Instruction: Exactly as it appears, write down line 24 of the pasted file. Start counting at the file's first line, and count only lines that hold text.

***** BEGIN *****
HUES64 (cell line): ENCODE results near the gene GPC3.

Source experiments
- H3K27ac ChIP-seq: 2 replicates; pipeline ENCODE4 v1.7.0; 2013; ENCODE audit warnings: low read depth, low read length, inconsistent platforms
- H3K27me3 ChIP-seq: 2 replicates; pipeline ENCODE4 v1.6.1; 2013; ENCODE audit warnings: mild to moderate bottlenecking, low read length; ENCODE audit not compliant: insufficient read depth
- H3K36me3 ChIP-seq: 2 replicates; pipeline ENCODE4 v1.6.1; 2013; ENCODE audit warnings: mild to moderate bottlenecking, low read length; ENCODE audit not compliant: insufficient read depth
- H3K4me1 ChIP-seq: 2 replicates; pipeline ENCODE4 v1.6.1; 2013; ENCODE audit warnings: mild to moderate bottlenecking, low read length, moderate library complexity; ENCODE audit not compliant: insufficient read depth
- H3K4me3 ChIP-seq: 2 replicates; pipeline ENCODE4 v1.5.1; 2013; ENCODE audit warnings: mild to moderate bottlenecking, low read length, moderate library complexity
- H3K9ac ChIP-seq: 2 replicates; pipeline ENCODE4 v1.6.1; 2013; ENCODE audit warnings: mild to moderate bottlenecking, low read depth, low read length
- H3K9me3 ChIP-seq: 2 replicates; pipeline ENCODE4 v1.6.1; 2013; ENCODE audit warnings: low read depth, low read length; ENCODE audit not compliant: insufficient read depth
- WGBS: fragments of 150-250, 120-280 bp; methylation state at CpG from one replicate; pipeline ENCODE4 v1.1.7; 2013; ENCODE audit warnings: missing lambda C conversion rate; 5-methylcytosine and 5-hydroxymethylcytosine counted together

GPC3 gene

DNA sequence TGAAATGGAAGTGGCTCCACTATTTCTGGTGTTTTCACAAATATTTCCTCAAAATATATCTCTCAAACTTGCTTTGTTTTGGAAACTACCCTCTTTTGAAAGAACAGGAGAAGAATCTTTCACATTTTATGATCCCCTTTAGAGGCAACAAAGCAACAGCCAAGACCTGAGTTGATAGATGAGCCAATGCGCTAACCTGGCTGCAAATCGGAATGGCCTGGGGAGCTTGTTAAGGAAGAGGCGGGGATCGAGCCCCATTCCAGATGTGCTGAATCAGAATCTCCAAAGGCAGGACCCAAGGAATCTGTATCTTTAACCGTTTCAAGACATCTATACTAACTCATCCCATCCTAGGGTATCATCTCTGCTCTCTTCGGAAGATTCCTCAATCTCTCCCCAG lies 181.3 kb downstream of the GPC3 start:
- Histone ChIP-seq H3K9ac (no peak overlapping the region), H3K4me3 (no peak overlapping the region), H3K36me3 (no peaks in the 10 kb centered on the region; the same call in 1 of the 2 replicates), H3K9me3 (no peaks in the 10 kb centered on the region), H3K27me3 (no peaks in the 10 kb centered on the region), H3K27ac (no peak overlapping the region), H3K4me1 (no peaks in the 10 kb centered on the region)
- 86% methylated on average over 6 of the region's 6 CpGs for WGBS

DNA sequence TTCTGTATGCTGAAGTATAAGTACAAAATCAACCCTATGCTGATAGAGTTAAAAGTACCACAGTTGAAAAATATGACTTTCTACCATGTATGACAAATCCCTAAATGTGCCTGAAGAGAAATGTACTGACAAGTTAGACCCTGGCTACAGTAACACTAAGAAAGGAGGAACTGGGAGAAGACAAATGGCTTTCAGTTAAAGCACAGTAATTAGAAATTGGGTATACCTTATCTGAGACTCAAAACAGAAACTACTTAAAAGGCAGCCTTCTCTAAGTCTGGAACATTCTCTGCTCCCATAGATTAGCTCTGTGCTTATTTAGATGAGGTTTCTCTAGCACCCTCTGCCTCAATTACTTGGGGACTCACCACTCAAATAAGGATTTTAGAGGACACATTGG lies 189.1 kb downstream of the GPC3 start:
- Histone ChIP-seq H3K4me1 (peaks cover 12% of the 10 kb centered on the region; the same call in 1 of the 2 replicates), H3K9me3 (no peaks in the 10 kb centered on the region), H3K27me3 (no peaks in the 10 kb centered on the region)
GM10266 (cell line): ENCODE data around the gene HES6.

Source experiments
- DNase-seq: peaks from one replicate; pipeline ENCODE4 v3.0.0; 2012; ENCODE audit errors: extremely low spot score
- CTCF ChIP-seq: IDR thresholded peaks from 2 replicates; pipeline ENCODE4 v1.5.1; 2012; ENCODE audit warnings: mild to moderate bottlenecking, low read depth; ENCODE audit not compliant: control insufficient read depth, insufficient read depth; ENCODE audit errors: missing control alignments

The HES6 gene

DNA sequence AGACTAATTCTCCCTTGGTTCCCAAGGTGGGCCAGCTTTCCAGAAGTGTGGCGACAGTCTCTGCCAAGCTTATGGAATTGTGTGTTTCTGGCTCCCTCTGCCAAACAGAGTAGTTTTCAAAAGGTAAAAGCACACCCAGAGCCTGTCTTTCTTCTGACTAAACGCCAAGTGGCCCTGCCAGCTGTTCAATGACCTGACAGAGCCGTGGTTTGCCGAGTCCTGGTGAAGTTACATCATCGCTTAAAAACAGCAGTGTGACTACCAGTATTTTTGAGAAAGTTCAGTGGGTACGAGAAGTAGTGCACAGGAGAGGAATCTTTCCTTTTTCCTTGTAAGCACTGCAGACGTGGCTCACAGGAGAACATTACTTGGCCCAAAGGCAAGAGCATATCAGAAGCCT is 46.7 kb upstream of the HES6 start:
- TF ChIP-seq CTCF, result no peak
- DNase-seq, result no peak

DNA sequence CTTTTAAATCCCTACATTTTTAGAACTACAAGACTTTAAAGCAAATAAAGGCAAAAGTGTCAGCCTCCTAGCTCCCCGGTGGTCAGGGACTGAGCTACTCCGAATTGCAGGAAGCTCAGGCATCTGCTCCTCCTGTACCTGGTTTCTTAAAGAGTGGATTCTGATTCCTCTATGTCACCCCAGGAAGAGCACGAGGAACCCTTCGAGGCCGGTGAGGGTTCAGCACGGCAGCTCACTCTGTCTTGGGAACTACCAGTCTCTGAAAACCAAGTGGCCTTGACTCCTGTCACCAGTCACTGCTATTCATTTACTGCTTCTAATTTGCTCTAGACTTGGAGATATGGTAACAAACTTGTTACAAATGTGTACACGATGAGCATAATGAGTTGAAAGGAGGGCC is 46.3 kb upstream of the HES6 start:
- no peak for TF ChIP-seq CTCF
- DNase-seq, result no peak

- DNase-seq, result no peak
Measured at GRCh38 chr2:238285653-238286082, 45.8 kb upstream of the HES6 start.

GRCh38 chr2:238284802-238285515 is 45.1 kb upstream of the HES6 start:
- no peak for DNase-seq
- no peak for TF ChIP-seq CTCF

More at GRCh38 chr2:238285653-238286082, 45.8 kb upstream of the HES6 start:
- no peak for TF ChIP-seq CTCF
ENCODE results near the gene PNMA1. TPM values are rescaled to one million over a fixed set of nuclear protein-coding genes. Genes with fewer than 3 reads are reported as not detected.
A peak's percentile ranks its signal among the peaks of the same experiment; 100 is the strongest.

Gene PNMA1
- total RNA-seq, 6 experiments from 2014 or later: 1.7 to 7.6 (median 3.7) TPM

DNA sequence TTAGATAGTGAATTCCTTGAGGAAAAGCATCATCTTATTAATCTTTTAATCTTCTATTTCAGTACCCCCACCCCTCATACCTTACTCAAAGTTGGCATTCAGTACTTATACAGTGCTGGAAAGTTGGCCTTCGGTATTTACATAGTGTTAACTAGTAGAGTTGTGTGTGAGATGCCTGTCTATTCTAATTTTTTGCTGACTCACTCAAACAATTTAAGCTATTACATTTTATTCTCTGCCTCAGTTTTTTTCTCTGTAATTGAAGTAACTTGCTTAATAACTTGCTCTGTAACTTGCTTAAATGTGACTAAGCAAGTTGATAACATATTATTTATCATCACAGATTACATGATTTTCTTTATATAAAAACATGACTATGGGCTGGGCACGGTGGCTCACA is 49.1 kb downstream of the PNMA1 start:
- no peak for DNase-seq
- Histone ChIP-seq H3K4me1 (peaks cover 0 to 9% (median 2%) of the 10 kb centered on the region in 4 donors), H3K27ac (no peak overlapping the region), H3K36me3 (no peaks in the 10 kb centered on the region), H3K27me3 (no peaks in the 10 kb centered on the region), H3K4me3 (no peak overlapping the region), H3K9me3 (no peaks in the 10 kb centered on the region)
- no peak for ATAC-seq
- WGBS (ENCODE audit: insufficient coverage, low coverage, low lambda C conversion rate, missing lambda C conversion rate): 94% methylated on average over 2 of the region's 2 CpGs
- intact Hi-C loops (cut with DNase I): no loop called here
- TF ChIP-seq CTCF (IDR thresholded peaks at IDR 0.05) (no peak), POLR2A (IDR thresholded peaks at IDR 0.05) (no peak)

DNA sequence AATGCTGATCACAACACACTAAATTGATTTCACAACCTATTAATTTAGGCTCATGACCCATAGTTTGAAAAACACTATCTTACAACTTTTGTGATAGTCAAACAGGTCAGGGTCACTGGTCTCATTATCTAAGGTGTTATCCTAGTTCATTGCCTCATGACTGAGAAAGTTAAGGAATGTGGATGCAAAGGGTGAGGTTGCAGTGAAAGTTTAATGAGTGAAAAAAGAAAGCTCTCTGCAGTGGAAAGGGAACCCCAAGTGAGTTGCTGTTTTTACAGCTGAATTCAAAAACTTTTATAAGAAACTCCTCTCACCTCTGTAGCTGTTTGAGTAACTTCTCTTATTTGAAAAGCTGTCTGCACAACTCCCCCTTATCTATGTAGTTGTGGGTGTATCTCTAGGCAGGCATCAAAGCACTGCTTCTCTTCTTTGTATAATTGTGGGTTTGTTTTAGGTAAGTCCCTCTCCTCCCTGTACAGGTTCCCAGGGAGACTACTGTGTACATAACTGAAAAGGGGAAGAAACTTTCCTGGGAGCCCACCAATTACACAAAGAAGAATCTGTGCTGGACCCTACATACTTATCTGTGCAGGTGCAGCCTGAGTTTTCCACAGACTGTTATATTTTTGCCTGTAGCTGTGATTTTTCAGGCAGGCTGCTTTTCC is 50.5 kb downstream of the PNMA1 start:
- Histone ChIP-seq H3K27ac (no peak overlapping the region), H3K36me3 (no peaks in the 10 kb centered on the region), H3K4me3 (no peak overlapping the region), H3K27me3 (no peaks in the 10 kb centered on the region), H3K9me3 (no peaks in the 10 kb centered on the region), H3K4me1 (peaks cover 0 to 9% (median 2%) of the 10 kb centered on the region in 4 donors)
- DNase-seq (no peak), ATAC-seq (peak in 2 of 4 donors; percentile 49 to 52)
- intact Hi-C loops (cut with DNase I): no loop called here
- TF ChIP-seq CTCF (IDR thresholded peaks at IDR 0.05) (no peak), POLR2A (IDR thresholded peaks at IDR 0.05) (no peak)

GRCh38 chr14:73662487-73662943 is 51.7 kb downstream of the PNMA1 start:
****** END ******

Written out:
- DNase-seq, result no peak